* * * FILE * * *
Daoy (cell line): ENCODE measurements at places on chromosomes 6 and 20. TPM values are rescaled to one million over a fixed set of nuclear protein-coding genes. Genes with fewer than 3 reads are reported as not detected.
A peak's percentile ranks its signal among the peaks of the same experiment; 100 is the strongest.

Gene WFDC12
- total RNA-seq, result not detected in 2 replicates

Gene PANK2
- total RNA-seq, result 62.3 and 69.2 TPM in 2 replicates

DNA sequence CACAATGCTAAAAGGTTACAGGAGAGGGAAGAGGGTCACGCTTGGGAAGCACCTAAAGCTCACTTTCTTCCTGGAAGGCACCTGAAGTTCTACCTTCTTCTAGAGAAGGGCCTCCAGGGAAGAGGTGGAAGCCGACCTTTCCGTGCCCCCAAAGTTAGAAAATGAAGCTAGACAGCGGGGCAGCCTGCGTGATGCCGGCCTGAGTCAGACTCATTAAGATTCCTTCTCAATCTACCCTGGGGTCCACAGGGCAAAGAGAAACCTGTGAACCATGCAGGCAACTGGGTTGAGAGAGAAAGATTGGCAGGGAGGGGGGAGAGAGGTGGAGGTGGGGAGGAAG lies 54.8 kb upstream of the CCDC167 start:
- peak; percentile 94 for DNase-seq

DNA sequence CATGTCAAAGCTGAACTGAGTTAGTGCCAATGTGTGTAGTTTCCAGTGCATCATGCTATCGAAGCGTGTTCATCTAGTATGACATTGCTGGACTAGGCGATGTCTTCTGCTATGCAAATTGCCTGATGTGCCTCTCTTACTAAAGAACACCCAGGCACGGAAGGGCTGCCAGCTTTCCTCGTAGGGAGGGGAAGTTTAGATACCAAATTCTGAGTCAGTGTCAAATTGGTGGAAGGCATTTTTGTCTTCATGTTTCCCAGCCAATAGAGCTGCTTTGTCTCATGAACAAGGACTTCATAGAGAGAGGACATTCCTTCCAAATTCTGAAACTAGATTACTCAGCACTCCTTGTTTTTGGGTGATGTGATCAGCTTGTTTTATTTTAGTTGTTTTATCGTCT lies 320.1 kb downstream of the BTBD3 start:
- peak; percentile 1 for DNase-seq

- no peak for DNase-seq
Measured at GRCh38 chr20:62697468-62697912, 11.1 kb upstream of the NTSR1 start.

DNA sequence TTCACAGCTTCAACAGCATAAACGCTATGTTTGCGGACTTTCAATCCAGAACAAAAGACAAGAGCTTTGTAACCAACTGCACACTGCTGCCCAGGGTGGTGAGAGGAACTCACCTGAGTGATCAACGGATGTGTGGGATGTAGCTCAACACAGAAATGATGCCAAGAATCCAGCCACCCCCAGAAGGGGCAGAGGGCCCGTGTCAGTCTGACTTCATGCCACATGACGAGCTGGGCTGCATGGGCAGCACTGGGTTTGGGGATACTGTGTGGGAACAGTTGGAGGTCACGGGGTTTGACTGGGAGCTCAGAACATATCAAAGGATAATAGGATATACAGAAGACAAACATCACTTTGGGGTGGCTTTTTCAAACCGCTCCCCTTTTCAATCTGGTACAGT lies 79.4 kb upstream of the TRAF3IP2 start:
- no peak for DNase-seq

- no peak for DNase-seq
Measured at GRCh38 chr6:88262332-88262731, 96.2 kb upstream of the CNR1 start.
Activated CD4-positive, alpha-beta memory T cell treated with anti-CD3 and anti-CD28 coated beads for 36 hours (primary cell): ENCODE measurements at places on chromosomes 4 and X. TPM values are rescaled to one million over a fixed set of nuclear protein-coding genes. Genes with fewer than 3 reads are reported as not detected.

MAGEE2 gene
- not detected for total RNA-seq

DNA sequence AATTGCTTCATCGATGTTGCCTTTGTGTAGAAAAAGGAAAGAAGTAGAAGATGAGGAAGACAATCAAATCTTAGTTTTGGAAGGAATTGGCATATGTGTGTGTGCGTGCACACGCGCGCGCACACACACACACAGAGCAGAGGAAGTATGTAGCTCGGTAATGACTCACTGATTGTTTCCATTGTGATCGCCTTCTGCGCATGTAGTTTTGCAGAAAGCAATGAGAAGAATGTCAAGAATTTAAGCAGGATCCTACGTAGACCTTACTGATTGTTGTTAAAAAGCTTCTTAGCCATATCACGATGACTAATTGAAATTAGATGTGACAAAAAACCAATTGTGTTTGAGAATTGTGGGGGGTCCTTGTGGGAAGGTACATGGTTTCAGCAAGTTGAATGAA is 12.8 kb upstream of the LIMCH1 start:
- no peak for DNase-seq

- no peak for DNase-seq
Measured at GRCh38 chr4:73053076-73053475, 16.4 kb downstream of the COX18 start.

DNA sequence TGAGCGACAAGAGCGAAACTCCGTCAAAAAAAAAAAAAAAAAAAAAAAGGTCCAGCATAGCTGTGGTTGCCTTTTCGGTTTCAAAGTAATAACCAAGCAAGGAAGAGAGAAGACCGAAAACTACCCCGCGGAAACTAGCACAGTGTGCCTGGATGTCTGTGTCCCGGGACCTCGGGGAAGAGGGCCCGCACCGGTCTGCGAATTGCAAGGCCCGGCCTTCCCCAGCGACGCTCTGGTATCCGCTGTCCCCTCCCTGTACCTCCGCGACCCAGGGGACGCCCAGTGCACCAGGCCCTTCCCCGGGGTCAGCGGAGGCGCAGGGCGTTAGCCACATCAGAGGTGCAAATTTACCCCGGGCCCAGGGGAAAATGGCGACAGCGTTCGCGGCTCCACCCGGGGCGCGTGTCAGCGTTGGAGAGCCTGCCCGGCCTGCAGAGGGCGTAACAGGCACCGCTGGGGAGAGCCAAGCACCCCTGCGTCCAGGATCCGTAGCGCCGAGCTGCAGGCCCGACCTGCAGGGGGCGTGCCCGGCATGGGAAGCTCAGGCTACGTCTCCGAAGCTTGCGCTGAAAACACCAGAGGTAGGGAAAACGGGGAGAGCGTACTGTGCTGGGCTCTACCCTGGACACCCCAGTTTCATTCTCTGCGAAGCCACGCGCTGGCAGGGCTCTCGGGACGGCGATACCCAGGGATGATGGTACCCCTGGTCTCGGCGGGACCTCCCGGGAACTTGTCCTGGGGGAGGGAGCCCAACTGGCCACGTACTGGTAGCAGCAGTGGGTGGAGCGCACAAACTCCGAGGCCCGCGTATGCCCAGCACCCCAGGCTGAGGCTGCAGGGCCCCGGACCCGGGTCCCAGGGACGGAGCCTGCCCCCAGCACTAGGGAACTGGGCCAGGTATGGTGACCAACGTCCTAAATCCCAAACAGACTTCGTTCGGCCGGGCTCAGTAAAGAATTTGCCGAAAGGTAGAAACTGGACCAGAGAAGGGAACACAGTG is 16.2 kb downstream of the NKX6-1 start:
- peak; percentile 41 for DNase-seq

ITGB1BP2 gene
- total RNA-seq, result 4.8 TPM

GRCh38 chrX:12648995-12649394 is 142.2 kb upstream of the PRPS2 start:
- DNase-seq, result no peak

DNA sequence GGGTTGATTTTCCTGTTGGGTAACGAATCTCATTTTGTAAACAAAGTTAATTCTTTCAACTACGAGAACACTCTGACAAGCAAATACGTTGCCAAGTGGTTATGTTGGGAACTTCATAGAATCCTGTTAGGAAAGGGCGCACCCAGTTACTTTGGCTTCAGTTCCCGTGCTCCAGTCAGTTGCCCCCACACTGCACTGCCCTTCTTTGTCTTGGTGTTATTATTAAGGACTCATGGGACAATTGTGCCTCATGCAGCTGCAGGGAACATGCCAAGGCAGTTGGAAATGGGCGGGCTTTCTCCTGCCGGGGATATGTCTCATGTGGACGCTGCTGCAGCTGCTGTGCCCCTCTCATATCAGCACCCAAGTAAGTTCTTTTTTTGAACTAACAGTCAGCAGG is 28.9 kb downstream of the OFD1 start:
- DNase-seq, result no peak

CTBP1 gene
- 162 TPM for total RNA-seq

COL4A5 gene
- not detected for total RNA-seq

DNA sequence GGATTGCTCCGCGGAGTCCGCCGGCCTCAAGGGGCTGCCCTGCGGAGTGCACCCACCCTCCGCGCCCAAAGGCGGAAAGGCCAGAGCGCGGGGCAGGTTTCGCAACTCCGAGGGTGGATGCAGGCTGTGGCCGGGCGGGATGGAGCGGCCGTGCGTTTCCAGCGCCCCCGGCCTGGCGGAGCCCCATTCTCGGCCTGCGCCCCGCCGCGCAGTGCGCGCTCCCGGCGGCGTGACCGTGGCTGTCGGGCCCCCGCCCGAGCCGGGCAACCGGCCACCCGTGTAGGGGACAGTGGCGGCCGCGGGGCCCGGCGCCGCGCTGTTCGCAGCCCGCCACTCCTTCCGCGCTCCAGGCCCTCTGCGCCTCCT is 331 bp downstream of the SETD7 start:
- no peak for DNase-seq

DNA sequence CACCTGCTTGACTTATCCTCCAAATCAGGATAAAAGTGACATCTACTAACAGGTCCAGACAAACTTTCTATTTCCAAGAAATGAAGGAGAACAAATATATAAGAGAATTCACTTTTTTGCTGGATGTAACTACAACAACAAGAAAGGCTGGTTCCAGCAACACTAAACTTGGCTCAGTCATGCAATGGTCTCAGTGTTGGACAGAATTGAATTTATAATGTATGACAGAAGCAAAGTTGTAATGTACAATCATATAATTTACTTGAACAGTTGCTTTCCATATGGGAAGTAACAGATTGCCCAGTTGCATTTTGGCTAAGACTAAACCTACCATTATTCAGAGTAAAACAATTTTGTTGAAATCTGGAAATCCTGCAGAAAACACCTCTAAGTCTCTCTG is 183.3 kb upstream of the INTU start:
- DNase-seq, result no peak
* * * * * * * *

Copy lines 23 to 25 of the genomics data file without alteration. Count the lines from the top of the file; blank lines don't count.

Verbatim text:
Measured at GRCh38 chr4:73053076-73053475, 16.4 kb downstream of the COX18 start.

DNA sequence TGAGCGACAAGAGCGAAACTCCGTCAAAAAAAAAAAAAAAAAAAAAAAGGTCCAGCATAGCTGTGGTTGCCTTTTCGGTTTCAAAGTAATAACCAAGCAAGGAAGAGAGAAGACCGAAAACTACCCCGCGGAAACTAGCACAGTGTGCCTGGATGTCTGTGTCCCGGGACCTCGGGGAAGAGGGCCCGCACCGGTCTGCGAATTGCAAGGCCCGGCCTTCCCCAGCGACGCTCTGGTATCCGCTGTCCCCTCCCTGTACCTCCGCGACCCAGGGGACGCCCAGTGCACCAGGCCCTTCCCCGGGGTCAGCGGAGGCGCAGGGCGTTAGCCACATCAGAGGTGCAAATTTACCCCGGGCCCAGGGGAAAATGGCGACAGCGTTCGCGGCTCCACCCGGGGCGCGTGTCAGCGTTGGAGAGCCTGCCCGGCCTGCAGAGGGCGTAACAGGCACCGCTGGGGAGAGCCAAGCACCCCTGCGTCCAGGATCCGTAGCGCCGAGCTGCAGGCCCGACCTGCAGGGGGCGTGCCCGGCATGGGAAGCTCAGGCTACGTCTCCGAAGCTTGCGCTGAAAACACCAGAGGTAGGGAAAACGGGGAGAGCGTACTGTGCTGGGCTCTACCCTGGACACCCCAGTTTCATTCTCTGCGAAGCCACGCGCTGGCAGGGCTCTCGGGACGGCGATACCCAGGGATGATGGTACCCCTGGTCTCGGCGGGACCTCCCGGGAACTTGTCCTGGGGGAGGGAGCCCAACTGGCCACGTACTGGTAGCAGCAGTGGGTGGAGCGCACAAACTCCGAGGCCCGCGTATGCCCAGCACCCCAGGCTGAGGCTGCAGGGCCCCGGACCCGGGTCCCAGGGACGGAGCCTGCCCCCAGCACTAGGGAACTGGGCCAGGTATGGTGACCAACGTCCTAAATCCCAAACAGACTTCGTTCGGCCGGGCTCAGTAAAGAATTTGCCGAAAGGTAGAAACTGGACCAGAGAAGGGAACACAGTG is 16.2 kb downstream of the NKX6-1 start:
- peak; percentile 41 for DNase-seq